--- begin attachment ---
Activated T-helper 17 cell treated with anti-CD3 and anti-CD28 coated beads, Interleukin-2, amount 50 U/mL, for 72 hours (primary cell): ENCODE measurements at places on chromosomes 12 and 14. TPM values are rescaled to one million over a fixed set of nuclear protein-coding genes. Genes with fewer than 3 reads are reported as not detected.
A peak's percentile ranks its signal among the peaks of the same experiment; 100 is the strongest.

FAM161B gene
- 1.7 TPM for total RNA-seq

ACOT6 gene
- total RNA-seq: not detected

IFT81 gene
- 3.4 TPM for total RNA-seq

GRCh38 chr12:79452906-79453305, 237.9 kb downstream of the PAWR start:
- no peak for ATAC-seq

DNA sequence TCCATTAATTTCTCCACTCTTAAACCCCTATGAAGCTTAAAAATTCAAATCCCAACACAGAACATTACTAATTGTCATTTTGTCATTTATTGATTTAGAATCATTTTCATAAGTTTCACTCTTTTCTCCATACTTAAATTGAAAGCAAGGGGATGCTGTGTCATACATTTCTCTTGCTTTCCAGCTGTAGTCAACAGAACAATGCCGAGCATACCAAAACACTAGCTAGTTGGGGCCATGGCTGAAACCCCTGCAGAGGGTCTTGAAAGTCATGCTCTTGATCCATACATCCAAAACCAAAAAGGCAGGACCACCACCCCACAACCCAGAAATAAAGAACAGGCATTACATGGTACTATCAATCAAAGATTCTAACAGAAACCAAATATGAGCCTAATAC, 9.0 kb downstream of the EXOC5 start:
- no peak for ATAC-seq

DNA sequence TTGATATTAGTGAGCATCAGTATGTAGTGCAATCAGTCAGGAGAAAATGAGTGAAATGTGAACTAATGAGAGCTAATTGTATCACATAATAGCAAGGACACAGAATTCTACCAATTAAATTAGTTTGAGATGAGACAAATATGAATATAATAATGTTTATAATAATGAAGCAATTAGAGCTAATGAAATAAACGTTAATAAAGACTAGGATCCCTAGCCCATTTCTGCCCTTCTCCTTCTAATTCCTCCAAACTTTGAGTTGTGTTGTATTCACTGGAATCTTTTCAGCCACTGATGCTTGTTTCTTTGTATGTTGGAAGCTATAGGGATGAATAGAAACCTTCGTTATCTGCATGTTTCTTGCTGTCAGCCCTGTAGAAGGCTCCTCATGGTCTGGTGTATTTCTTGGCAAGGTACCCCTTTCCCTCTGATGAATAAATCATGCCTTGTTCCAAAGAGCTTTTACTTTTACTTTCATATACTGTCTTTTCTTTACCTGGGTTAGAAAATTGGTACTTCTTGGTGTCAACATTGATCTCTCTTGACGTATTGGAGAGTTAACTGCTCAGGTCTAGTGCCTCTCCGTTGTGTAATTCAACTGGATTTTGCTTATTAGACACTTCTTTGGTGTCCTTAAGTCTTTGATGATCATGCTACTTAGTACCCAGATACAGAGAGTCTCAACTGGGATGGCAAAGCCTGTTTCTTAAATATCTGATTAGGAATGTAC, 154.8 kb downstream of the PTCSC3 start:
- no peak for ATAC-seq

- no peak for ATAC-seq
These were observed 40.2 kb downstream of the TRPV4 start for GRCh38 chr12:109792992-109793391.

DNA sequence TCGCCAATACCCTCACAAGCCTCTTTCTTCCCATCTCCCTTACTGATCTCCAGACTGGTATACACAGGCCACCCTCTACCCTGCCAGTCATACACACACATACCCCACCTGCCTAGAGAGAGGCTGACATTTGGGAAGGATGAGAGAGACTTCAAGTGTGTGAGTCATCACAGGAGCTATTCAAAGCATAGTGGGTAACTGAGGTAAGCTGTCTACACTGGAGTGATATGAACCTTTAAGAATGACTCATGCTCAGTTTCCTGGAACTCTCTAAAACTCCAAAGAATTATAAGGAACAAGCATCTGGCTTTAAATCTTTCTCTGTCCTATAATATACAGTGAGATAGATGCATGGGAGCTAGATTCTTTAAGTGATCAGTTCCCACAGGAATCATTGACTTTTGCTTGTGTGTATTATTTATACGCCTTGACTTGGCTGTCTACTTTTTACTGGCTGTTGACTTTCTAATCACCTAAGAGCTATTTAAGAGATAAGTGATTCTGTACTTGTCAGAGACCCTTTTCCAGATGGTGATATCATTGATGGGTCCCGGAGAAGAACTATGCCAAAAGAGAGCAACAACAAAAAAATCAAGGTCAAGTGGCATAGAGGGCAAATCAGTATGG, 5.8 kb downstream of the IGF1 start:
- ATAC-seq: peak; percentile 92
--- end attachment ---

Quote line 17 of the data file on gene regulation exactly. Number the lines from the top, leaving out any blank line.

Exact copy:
DNA sequence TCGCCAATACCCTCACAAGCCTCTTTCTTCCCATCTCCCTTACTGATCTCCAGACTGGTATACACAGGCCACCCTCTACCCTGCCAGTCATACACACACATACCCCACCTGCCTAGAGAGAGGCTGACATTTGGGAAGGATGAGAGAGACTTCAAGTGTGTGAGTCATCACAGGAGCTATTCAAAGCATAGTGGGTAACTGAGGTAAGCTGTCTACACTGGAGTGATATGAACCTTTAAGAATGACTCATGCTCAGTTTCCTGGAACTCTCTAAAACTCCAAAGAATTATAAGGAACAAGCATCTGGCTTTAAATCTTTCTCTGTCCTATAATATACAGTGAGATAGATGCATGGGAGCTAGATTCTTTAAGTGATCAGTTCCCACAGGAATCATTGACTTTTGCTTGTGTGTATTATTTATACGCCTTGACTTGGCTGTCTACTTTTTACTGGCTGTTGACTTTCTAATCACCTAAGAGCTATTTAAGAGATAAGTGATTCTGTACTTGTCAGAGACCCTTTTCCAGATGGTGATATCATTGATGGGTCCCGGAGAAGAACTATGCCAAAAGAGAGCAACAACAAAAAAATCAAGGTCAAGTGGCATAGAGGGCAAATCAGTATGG, 5.8 kb downstream of the IGF1 start: